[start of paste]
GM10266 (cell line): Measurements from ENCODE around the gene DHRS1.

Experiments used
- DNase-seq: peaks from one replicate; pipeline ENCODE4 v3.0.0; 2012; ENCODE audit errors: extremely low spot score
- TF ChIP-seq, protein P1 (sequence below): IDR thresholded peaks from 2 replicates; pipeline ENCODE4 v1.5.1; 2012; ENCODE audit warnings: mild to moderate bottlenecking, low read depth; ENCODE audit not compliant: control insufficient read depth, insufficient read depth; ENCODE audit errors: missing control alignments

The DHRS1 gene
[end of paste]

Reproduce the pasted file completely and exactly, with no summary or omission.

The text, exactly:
GM10266 (cell line): Measurements from ENCODE around the gene DHRS1.

Experiments used
- DNase-seq: peaks from one replicate; pipeline ENCODE4 v3.0.0; 2012; ENCODE audit errors: extremely low spot score
- TF ChIP-seq, protein P1 (sequence below): IDR thresholded peaks from 2 replicates; pipeline ENCODE4 v1.5.1; 2012; ENCODE audit warnings: mild to moderate bottlenecking, low read depth; ENCODE audit not compliant: control insufficient read depth, insufficient read depth; ENCODE audit errors: missing control alignments

The DHRS1 gene